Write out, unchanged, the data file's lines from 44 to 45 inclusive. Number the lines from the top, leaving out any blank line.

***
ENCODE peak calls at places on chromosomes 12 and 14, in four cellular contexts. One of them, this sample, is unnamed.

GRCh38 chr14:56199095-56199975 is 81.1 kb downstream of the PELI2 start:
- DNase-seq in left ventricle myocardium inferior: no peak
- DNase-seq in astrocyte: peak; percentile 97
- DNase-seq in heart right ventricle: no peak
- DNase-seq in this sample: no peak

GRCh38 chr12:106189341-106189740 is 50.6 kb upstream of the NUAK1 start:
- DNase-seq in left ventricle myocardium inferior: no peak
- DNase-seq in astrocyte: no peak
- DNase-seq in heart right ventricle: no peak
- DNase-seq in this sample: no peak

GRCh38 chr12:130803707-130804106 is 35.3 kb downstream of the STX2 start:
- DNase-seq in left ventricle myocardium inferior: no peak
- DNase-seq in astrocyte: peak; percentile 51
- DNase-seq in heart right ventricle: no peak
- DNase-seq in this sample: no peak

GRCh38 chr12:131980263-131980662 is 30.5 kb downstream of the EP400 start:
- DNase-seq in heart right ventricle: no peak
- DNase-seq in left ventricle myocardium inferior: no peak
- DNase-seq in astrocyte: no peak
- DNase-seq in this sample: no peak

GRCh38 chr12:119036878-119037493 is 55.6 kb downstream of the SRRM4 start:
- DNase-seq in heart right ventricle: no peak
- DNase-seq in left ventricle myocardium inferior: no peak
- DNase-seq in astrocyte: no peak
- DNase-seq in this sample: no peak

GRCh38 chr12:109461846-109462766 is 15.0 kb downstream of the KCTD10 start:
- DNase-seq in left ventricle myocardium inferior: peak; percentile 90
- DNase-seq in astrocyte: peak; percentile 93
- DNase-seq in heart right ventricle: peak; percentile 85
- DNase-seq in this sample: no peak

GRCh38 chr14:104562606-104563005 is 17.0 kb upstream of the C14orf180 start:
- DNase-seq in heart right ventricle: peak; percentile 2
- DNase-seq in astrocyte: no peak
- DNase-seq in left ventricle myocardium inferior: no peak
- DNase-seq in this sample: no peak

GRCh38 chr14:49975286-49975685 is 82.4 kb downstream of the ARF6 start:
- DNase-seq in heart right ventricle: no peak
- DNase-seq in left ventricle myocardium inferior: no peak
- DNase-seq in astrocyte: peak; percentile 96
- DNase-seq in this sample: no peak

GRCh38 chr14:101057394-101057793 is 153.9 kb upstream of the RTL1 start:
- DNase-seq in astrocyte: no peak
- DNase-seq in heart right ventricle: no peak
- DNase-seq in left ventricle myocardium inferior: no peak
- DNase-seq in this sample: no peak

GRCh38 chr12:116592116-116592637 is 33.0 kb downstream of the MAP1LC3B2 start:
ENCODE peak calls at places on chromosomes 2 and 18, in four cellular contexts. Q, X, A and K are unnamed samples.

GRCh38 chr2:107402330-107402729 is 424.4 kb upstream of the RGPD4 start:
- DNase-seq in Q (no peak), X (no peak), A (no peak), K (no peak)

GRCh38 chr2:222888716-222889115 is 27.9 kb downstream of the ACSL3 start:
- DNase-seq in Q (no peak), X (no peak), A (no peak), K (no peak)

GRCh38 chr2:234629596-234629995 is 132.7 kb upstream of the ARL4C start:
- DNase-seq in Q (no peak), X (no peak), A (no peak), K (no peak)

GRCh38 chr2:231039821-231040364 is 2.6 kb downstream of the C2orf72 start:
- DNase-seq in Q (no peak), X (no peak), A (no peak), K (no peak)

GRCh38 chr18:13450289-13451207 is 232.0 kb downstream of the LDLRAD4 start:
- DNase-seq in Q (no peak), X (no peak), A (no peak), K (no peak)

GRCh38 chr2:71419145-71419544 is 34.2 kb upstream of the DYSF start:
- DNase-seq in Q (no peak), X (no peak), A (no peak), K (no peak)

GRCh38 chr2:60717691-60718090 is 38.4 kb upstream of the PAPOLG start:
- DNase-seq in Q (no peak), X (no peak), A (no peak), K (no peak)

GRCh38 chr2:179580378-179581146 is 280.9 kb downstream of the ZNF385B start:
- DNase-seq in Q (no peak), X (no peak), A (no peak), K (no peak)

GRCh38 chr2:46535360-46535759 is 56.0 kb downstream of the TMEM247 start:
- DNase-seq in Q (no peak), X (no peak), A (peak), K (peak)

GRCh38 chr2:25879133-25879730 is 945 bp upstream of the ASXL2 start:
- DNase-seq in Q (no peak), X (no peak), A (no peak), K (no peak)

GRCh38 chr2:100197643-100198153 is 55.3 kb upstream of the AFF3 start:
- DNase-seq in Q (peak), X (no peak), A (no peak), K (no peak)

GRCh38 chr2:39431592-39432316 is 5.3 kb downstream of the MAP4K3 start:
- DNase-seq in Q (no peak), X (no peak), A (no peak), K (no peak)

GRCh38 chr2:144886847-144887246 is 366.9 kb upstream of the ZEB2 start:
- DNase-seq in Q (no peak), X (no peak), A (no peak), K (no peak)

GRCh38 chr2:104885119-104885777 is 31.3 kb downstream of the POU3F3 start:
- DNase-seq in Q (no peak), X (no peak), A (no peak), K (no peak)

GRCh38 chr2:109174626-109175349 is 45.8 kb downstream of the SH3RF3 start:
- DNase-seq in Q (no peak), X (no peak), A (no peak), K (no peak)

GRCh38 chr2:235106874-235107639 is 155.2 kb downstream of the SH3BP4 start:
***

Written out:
- DNase-seq in heart right ventricle: no peak
- DNase-seq in left ventricle myocardium inferior: no peak